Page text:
In my career field and many others, the folks who left on their own often owed the Air Force time in order to pay back educational investments. In 2014, if you volunteered to leave, the USAF forgave any service time commitment you had for ROTC scholarships, attending the Air Force Academy, tuition assistance, and service/government sponsored grad school. I believe they were also waiving time incurred for PCS moves. Further most folks got to take their security clearances with them to their new contracting or GS gigs. They did not pay severance packages to young officers at the time, but the debt they forgave could be worth thousands or hundreds of thousands in the case of very clever academy grads who attended expensive grad school programs on the government’s dime while on active duty.

    In a sick twist of fate, the selection board for the 2014 pink slip festival finished right around the time that Mosul fell to ISIS in 2014. This meant that the USAF committed to significantly thinning out its force structure very shortly before the air campaign to oust those lunatics kicked off.

    To add insult to injury, the USAF brass started complaining about not having enough officers before the ink had even dried. At SOS in summer of 2015, a General assigned to manpower gave a presentation to about 500 of the very same Captains his office had just put through the ringer. In his brief he laid out the dire need for additional officers and the herculean efforts the service’s recruiting, training, and accessions teams would have to make. The irony may have been lost on the General, but it was not on the students. The rage was almost palpable in the auditorium from guys who had not only just watched their friend’s and squadronmate’s careers ended but also now had to pick up the slack from their missing comrades’ absences.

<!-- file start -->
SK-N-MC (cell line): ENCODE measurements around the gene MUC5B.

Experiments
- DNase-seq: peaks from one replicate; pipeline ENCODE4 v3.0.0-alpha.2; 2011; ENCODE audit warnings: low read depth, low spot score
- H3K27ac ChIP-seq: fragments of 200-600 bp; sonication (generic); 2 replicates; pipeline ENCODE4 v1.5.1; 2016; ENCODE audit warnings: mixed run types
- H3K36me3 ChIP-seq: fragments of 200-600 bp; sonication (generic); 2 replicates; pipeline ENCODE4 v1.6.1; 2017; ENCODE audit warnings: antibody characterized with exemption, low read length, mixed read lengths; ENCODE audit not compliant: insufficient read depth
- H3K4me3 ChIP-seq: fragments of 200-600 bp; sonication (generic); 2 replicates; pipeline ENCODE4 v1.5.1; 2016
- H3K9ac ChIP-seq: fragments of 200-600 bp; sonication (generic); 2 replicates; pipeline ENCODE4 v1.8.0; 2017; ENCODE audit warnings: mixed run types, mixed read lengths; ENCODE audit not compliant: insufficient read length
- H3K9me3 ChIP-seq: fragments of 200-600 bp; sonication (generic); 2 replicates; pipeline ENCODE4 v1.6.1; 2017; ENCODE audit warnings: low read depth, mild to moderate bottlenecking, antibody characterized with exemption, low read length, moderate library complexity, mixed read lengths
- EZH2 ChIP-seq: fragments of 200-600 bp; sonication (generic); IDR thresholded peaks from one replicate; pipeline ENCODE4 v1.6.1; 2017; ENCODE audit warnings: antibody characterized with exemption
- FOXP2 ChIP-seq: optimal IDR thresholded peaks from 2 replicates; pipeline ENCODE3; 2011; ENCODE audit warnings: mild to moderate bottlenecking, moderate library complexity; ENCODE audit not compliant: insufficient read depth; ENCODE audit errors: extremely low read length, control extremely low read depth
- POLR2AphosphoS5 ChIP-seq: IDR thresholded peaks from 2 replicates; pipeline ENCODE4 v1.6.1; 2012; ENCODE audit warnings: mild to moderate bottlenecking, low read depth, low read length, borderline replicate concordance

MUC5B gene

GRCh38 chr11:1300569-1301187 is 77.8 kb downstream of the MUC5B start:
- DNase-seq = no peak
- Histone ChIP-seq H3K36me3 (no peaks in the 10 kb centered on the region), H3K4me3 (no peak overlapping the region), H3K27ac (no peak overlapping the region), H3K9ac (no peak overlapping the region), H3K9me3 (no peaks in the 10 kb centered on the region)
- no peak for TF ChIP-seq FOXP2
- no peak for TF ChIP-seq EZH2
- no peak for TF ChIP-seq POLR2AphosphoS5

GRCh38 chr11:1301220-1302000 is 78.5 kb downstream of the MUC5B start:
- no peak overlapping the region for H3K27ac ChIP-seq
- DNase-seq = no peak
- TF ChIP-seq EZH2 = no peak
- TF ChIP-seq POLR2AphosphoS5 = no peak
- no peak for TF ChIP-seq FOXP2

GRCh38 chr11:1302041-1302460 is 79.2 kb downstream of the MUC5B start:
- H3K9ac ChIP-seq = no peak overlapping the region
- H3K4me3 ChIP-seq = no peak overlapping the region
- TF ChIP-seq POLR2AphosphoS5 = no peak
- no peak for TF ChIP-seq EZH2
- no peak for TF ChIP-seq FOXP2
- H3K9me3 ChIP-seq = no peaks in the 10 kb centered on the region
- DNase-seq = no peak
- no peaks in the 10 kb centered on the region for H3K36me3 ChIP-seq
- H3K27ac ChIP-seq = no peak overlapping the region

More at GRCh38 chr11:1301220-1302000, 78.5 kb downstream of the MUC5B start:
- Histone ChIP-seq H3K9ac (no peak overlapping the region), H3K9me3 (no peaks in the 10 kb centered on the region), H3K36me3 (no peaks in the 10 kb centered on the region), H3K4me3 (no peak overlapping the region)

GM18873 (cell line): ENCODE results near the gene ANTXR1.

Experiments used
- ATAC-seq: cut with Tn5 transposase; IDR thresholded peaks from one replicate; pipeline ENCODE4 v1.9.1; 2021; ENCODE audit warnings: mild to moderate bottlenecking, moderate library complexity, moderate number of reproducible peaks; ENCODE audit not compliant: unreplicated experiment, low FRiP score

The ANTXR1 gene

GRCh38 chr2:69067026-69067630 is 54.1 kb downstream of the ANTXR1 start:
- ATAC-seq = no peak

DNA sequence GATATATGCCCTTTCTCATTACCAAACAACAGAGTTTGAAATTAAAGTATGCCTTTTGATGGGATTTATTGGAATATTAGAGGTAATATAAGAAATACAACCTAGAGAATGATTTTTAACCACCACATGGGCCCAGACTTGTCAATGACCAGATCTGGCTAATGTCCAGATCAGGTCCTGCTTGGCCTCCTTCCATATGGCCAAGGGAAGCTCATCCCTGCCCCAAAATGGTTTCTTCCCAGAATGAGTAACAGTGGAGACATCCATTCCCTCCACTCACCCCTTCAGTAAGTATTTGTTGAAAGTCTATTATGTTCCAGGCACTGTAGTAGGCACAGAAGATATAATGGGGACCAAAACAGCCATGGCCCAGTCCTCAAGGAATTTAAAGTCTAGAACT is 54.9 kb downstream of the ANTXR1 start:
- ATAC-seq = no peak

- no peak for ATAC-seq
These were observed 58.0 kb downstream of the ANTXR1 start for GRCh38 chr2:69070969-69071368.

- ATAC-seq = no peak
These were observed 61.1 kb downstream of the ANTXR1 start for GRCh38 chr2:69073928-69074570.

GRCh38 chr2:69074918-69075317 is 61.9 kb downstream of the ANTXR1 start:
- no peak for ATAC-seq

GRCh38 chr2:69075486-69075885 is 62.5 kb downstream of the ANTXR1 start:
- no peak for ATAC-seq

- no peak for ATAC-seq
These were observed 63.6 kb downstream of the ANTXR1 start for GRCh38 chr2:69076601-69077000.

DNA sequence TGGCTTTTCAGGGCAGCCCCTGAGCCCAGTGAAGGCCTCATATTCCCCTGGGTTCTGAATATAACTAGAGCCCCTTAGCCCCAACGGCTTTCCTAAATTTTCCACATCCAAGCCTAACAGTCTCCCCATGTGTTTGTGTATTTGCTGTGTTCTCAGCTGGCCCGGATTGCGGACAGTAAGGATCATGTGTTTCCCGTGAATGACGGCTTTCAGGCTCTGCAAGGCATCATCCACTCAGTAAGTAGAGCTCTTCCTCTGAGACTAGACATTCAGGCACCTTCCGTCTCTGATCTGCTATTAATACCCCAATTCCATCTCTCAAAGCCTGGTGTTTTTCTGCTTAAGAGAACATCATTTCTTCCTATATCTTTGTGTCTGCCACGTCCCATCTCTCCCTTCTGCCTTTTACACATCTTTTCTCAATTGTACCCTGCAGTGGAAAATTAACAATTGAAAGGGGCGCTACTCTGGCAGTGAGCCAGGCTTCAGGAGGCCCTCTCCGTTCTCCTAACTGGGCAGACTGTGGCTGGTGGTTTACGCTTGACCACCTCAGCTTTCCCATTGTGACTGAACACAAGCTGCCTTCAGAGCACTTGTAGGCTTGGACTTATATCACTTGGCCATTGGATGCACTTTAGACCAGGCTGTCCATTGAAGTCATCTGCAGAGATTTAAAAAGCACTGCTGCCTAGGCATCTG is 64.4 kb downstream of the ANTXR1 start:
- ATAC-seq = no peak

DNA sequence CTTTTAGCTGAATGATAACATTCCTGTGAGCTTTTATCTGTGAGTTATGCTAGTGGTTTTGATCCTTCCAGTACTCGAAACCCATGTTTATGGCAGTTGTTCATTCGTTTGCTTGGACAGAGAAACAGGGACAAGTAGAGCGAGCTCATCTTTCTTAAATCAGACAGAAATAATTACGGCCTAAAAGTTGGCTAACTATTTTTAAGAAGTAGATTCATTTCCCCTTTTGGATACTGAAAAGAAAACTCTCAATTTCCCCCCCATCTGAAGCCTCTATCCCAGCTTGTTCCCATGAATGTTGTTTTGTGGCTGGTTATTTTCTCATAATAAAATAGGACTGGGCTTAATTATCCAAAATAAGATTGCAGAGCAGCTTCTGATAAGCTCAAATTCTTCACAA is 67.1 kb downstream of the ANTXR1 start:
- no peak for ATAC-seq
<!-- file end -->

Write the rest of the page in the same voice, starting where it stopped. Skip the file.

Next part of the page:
3. Capt M. Hodde says:

    It is getting better. Wilson, Goldfein, and Wright have done an outstanding job shepherding us. But it is going to be rough for a little bit until everything equals out again. I just hope the USAF does not then immediately start this cycle over.

    But, you never know who will be in charge then, what the political realities will be, or what the service’s and nations priorities will look like. It is always wise to prepare for a draw down financially and emotionally. A lot of people like to look at the military as a high job security profession, and perhaps it is compared to many parts of the private sector. But, a long military career is not an absolute. Anyone who says otherwise is probably a recruiter.

  4. Torch says:

    My issue with this is they aren’t adding any additional cadre and it is already a skeleton crew.

  5. GANDIS says:

    I switched to the dark side in 2017 and they had completely done away with the upper/lower class concept for a while at that point. It will be interesting to see how the cadre handles a class that size with the minimal staff they have around. Even when I went through, we were a one of the larger classes and the question was posed to a few members of the staff there about how they felt the quality of training was. The almost universal reply was that it had suffered greatly because the reduced time in training and cadet-to-cadre numbes prevented making the training right. I am so glad I am not in that nightmare class coming up.

  6. EODMadBomb says:

    Just try getting a compass to work, that close to so many soon to be 2nd Lt’s.